Wolf Creek Pass needs your help to remain the beautiful area that you and thousands of others know and love. Out-of-state developers continue to pursue plans for a "Village" at Wolf Creek, a city of 8,000-10,000 people at the top of the Pass.
This intense development plan in an otherwise undeveloped area entirely surrounded by National Forest would dramatically impact the entire region. Impacts of the proposed development threaten local businesses in nearby Archuleta and Rio Grande Counties, unspoiled backcountry recreation opportunities along the Continental Divide, water supply and water quality for downstream communities, rare and ecologically valuable fen wetlands, and one of the most critical wildlife corridors in the Southern Rocky Mountains.
On May 19, 2017, Judge Matsch found that the Forest Service "failed to consider important aspects of the issues before them, offered an explanation for their decision that runs counter to evidence, failed to base their decision on consideration of the relevant factors, and based their decision on an analysis that is contrary to law."
The Court rejected the Forest Service conclusion that it lacked any control over the use of the private parcel. The Court explained that "there is no legal or logical basis for Defendants" position that the Forest Service had no power or jurisdiction to limit or regulate development on the federal lands being given to LMJV.
Judge Matsch was also concerned with the fact that "development resulting from the Forest Service's approval of the land exchange will adversely impact an endangered species [Federally listed Canada lynx], yet fails to comply with the statutory requirements for the protection of that species."
On June 16, 2017, the Leavell-McCombs Joint Venture filed a Motion to Reconsider asking Judge Matsch to reconsider his decision, alleging that Judge Matsch suffered from "a misapprehension of controlling law and facts."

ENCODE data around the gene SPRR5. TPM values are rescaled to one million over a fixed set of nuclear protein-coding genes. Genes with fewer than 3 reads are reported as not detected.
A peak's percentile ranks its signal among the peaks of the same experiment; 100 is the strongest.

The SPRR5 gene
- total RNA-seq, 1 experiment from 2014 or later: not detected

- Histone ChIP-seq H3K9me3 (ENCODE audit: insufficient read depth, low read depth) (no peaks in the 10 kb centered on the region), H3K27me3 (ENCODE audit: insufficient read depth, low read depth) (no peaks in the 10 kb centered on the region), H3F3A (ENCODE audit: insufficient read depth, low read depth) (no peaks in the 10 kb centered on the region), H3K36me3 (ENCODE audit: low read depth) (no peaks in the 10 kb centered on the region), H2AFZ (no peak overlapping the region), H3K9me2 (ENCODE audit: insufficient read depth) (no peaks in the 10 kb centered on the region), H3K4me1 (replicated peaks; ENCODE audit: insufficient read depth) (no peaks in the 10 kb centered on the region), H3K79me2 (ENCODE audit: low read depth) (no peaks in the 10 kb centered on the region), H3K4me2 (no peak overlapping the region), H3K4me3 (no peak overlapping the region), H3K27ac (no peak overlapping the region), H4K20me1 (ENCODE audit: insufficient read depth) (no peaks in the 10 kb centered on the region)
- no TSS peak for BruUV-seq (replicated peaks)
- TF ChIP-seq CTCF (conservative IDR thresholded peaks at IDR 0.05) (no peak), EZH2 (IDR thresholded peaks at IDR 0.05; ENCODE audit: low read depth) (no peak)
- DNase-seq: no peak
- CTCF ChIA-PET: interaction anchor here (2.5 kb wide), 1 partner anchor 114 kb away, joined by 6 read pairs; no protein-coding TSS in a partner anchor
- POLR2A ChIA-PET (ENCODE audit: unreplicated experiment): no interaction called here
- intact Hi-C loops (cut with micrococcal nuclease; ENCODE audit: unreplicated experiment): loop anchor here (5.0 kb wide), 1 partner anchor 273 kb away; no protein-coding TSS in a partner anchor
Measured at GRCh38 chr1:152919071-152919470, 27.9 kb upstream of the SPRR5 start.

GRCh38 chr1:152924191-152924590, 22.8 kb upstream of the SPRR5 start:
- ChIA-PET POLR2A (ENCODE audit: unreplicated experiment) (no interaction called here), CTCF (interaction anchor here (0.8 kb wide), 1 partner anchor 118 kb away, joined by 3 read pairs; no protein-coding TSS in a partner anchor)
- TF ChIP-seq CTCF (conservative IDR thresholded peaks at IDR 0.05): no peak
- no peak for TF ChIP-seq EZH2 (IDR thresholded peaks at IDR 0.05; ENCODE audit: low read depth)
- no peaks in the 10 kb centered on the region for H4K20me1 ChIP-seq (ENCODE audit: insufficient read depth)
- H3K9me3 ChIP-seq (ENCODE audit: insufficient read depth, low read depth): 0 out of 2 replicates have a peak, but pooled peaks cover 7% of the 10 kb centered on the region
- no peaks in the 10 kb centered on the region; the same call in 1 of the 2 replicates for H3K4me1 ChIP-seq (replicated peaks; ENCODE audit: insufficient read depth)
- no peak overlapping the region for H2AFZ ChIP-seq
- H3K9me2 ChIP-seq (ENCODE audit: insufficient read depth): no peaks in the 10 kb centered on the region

On September 14, 2017, Judge Matsch denied this Motion describing the Forest Service's Wolf Creek Decision as "a patent effort to circumvent [the agencies] obligations to protect the natural environment of the Forest." Judge Matsch again reiterated that the Forest Service's decision was unlawful and an "attempt at an artful dodge of its responsibility."
On October 16, 2017, the Leavell-McCombs Joint Venture filed an appeal to Judge Matsch's decision that the Village at Wolf Creek development was approved "contrary to law." And on November 9, 2017, the Forest Service joined them. Friends of Wolf Creek is ready to argue this case in the 10th Circuit Court of Appeals.
If we are successful, the lawsuit would reverse the 2015 decision by the Forest Service to approve a land exchange providing critical road access needed for the 8,000 person "village" on Wolf Creek Pass.
The brief for this case details how the Forest Service unlawfully limited the scope of the environmental analysis and used the process to benefit a private business over the good of the public. Despite the site of the proposed development being located in crucial habitat for the endangered Canada lynx, a wildlife corridor linking two major Wilderness areas, and containing rare fen wetlands, the Forest Service did not properly analyze protections or demand mitigation as part of the land transfer.
Article in The Durango Herald: Federal juge hears arguments in Village at Wolf Creek lawsuit
Press Release: "Final Arguments, Filings Against Massive Development at Wolf Creek in Judge's Hands"
Article in The Durango Herald: "Future of Village at Wolf Creek awaits judge's decision"
Blog post about ski area character: "Glitz and Glamour at Wolf Creek?"
Blog post about Canada lynx: "The “Village” at Wolf Creek Pass – a disaster for the Endangered Species Act listed Canada lynx"
For an in-depth, chronological history of this case, visit our Background page.
The Friends of Wolf Creek coalition petitioned U.S. Forest Service Chief Tom Tidwell, requesting that he immediately stop the land exchange and start an independent review of the decision making process. Click here to see the petition.
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